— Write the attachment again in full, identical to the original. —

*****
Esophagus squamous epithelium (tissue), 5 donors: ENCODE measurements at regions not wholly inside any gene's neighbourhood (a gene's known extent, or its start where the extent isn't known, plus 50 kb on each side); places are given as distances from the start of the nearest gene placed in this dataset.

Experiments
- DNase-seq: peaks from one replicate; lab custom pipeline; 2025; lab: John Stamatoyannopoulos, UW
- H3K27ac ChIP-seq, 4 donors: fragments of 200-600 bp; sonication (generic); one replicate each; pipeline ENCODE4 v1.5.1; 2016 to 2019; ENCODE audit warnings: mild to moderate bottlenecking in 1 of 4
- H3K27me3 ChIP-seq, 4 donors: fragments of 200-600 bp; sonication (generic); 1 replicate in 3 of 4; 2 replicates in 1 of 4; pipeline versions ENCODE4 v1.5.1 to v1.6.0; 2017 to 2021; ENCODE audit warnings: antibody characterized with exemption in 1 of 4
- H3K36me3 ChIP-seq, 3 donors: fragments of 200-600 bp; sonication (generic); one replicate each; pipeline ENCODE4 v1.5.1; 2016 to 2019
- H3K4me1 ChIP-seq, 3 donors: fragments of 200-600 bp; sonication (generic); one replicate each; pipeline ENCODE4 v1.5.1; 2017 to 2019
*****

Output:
Esophagus squamous epithelium (tissue), 5 donors: ENCODE measurements at regions not wholly inside any gene's neighbourhood (a gene's known extent, or its start where the extent isn't known, plus 50 kb on each side); places are given as distances from the start of the nearest gene placed in this dataset.

Experiments
- DNase-seq: peaks from one replicate; lab custom pipeline; 2025; lab: John Stamatoyannopoulos, UW
- H3K27ac ChIP-seq, 4 donors: fragments of 200-600 bp; sonication (generic); one replicate each; pipeline ENCODE4 v1.5.1; 2016 to 2019; ENCODE audit warnings: mild to moderate bottlenecking in 1 of 4
- H3K27me3 ChIP-seq, 4 donors: fragments of 200-600 bp; sonication (generic); 1 replicate in 3 of 4; 2 replicates in 1 of 4; pipeline versions ENCODE4 v1.5.1 to v1.6.0; 2017 to 2021; ENCODE audit warnings: antibody characterized with exemption in 1 of 4
- H3K36me3 ChIP-seq, 3 donors: fragments of 200-600 bp; sonication (generic); one replicate each; pipeline ENCODE4 v1.5.1; 2016 to 2019
- H3K4me1 ChIP-seq, 3 donors: fragments of 200-600 bp; sonication (generic); one replicate each; pipeline ENCODE4 v1.5.1; 2017 to 2019